Sunday, March 3, 2013

On Poetry, Sylvia Plath, and Seamus Heaney

On Poetry, Sylvia Plath, and Seamus Heaney

Tonight I was continuing to read and comment on my students’ poems. Each of them had to hand in twelve poems to me on February 21. So I’ve been reading them all through our Spring Break, and I’m still not done. It takes me a long time to read them, and to decide what to write on their poems. I keep reminding myself that I have been writing poems for roughly 55 years, and that at 20 I wasn’t writing the way I write now.  It’s that whole thing of putting old heads on young shoulders.  I want to write comments that will urge them on, that will be very specific.

Anyway, in the process of this, I stumbled upon an essay by Seamus Heaney in an old book of his that practically fell off my shelf this afternoon. 

His essay is about the poetic development of Sylvia Plath. He says that she was a poet who “grew to a point where she permitted herself identification with the oracle and gave herself over as a vehicle for possession; a poet who sought and found a style of immediate speech, animated by the tones of a voice speaking excitedly and spontaneously; a poet governed by the auditory imagination to the point where her valediction to life consisted of a divesting of herself into words and echoes…”  He observes that he found

“…in her poetic journey three stages which seem to exemplify three degrees of poetic achievement… “(Then he goes on to quote a passage from Wordsworth as a parable of these three stages)

Here is part of that passage from Wordsworth that I love, due to my love of owls:

( he stood alone).. by the glimmering lake;
And there, with fingers interwoven, both hands
Pressed closely palm to palm and to his mouth
Uplifted, he, as through an instrument,
Blew mimic hootings to the silent owls,
That they might answer him . – And they would  shout
Across the watery vale, and shout again,
Responsive to his call, = with quivering  peals,
And long halloos, and screams, and echoes loud
Redoubled and redoubled; concourse wild
Of jocund din!...

He also says that her poems are, “in Lowell’s words, events rather than the records of events, and as such represent the triumph of Plath’s romantic ambition to bring expressive power and fully achieved selfhood into congruence. The tongue proceeds headily into its role as governor; it has located the source where the fixed stars are reflected and from which they transmit their spontaneous and weirdly trustworthy signals…”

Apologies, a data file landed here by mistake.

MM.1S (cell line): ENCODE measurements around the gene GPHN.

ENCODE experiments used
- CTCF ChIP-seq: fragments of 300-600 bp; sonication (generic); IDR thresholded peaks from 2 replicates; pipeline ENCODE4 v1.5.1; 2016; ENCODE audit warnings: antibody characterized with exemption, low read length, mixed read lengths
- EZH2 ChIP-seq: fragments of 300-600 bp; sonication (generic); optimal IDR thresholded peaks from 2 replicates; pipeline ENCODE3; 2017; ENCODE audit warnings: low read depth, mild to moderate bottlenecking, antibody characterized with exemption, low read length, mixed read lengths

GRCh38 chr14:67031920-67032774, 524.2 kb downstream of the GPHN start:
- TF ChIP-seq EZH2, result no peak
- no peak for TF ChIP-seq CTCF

Now, this is the part I want to remember and share with my students:

“But before all this could occur, Plath’s tongue was itself governed by the disciplines of metre, rhyme, etymology, assonance, enjambment. ..” (152)

Anyway, the three stages:
1.     The first task of the poet… is to learn how to entwine his or her hands so that the whistle comes out right…the satisfaction and justification implicit in that primary sounding forth of one’s presence.   “Listen, I can do it! Look how well it turned out! And I can do it again! See:”
2.     “When the vale fills with the actual cries of owls responding to the boy’s art, we have an image of the classically empowered poet, the one who has got beyond scale-practicing… This represents the poetry of relation, of ripple-and-wave effect upon audience; at this point the poets’ art has found ways by which distinctively personal subjects and emotional necessities can be made a common possession of the reader’s.
3.     The third kind of poetry Heaney finds in Plath is “that in which the poem’s absolute business is an unconceding pursuit of poetic insight and poetic knowledge… As the (poet) stands open like an eye or an ear, he becomes imprinted with all the melodies and hieroglyphs of the world; the workings of the active universe are echoed far inside him. ..
A degree of imaginative access where we feel the poem as a gift arising or descending beyond the poet’s control, where direct contact is established with the image-cellar, the dream-bank, the word-hoard, the truth-cave…an absoluteness about the tone, and a sudden in-placeness about the words and all that they stand for…”

I can’t go on any further about this in this entry – will have to return to it, because Heaney has a lot more to say about Plath’s poetry.  This much is deep water enough. I need to think about it for a while.

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